Is Gay Marriage Destroying the United Methodist Church?
Update (June 13): Nearly 90 Methodist conservatives have signed a response to the unity proposal by prominent pastor Adam Hamilton and other progressives, claiming it "will only extend, localize and exacerbate the acrimonious debate over the issue."
"Irreconcilable" disagreement over same-sex unions is once again prompting debate over splitting the historic United Methodist Church (UMC), one of America's largest denominations.
"If we are one church, we cannot act as if we are two. If, in reality, we are two churches, it may not be wise to pretend any longer that we are one," concludes a statement last month from 80 traditionalists from across the UMC, which has 7.7 million U.S. members. (An additional 4.4 million members are overseas.)
The statement says the UMC is facing a crisis in four areas because:
* Pastors have violated or said they are willing to violate the Book of Discipline ban on same-sex marriages. (The Book of Discipline is the church's most authoritative guide.)
* Pastors and other leaders realize that there are no "meaningful consequences" for violating the Book of Discipline by officiating at a same-sex union. (In one instance, two clergy were given a "24-hour suspension without pay" for marrying gay couples.)
* More church leaders believe "significant parts of the Scriptures do not provide an accurate understanding of God's heart and mind and may be discarded as uninspired and in error."
* Among top leaders, "there are dramatic differences in how personal and social holiness is lived out and taught."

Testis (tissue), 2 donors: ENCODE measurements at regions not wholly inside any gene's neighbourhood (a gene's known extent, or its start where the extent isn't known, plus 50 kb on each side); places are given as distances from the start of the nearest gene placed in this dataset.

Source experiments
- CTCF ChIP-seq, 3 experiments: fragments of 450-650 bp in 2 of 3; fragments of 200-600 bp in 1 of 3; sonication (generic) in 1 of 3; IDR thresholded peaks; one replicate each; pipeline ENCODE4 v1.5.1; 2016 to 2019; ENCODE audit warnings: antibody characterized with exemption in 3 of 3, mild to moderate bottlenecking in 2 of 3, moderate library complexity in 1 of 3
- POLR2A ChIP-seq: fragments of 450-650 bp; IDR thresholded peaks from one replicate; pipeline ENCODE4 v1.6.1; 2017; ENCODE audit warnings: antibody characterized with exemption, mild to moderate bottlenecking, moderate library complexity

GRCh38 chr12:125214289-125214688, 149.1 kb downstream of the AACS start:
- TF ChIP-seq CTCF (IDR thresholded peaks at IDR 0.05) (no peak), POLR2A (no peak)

"We can no longer talk about schism as something that might happen in the future. Schism has already taken place in our connection," said Maxie Dunnam, chancellor of Asbury Seminary and leader in the Good News movement for evangelical Methodists, in comments to Good News magazine.
"There are conscience-bound persons who find it impossible to live in the United Methodist Church as we presently define ourselves in relation to human sexuality," said Dunnam. "Forty years of wrestling with the issue is enough." The first disagreements among United Methodists over homosexuality began four decades ago. Back in 2004, traditionalist leaders tried, but failed, to move forward a proposal for an amicable breakup of the denomination that traces its heritage to John and Charles Wesley.
Many traditionalists say their differences with progressives are now "irreconcilable." The UMC, the largest of the historic mainline denominations, has been holding the conservative line on homosexuality for years. Two other major mainline groups, The Episcopal Church and the Evangelical Lutheran Church in America (ELCA), permit the blessing of same-sex unions and credential openly gay clergy. The Presbyterian Church (U.S.A.) now allows ordination to occur without reference to its fidelity/chastity clause. In 2012, conservative PC(USA) members created the Evangelical Covenant Order of Presbyterians to uphold bans on same-sex unions and openly gay clergy.
The statement by Dunnam's group follows the controversial actions of UMC bishop Martin McLee of New York. In March, McLee announced that he was dropping formal charges against Thomas Ogletree, an 80-year-old retired pastor and former Yale Divinity dean who was accused of breaking church law by officiating at his son's same-sex wedding ceremony in 2012.